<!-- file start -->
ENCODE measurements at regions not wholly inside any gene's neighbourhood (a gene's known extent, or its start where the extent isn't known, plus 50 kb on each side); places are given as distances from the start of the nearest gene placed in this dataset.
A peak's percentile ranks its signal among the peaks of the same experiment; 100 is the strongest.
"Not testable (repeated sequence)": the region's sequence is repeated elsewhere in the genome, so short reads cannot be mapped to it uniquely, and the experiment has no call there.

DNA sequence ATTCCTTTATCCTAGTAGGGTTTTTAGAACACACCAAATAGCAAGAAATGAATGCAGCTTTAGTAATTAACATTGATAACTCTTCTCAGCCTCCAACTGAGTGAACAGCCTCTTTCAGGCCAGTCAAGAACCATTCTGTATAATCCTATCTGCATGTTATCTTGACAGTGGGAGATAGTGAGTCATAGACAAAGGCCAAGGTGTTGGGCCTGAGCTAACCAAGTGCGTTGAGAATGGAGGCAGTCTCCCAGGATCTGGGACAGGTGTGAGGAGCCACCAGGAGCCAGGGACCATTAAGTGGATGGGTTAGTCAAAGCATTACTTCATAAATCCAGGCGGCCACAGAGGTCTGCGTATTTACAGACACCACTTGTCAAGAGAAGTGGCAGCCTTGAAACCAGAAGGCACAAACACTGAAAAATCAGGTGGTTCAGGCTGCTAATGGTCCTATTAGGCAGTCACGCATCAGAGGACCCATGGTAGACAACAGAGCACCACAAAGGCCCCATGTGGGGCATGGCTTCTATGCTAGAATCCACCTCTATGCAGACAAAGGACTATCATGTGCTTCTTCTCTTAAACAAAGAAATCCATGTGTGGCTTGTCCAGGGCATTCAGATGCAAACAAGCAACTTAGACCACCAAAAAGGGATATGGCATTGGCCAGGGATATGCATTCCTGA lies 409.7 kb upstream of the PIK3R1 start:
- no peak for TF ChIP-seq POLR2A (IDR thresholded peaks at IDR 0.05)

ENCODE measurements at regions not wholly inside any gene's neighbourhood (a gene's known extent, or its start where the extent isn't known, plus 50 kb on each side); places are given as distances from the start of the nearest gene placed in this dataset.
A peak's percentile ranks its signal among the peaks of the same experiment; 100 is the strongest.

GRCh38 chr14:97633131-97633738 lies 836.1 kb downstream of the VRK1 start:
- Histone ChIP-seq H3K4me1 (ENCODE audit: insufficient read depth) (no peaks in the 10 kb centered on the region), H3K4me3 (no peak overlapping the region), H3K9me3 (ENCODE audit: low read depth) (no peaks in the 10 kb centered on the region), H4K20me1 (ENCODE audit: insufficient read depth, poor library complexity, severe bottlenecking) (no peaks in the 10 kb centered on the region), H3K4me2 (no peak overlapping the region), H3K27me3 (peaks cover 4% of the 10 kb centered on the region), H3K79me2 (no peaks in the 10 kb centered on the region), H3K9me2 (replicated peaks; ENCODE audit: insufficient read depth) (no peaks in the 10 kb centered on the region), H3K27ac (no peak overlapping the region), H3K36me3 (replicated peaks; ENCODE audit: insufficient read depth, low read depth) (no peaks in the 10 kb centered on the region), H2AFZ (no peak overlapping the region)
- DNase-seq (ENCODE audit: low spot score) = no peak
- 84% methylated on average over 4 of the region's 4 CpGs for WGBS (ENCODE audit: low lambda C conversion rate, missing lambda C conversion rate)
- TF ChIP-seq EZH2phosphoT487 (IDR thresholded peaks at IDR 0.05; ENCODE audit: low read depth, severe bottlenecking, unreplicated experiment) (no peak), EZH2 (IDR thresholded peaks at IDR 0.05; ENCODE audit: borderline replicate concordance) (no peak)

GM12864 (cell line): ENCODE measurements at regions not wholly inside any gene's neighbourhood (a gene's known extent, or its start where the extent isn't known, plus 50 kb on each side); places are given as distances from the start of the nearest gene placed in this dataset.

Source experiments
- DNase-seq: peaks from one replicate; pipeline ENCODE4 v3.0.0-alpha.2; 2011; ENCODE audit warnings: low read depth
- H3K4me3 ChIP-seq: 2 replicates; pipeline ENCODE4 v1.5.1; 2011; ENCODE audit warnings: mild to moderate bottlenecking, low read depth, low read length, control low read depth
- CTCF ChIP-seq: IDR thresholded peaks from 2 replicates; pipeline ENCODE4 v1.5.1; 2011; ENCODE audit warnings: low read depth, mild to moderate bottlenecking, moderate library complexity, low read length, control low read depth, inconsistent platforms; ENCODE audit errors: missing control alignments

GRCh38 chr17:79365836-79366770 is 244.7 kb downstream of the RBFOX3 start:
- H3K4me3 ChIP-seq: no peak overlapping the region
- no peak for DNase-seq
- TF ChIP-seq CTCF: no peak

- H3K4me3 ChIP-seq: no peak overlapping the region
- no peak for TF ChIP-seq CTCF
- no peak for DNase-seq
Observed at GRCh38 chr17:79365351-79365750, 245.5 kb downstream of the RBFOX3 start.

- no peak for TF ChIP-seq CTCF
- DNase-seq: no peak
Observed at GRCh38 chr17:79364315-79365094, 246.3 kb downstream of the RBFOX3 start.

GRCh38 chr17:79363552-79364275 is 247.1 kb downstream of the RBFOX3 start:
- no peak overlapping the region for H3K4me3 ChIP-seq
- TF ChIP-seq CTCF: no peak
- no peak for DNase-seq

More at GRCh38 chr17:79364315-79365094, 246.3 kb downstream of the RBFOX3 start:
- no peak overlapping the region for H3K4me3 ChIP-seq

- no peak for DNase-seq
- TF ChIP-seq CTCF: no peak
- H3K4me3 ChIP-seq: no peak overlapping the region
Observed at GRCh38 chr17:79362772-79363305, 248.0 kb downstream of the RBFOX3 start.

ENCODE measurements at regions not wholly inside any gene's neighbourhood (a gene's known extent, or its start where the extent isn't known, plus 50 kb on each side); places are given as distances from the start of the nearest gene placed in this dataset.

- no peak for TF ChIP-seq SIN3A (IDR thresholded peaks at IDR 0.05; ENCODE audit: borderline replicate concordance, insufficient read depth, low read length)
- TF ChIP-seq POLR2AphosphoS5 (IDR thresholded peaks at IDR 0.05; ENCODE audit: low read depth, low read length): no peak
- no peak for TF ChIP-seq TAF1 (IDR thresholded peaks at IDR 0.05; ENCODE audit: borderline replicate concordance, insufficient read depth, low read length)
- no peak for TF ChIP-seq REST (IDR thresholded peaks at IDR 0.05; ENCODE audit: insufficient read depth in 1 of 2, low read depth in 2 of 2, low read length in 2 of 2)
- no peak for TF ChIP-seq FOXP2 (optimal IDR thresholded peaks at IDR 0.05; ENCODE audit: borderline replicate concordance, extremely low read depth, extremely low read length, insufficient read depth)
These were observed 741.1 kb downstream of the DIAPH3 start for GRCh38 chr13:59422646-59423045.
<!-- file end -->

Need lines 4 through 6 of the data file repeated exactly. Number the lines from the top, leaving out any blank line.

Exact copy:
DNA sequence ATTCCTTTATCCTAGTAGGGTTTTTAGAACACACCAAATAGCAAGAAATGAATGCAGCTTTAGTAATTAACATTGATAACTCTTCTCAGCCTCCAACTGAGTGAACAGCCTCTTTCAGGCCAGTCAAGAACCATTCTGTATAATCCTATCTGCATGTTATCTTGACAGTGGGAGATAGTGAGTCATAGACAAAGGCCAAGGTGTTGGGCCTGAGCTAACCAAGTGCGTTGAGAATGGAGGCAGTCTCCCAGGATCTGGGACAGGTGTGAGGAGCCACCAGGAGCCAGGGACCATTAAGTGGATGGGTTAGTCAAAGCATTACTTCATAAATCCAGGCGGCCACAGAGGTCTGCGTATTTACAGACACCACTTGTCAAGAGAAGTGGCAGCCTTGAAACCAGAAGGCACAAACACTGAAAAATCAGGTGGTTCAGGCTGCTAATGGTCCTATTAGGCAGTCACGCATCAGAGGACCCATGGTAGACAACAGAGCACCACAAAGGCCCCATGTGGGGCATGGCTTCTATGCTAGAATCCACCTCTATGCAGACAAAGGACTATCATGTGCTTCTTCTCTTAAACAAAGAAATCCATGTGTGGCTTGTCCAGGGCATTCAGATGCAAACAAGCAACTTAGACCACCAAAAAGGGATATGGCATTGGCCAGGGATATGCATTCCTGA lies 409.7 kb upstream of the PIK3R1 start:
- no peak for TF ChIP-seq POLR2A (IDR thresholded peaks at IDR 0.05)

ENCODE measurements at regions not wholly inside any gene's neighbourhood (a gene's known extent, or its start where the extent isn't known, plus 50 kb on each side); places are given as distances from the start of the nearest gene placed in this dataset.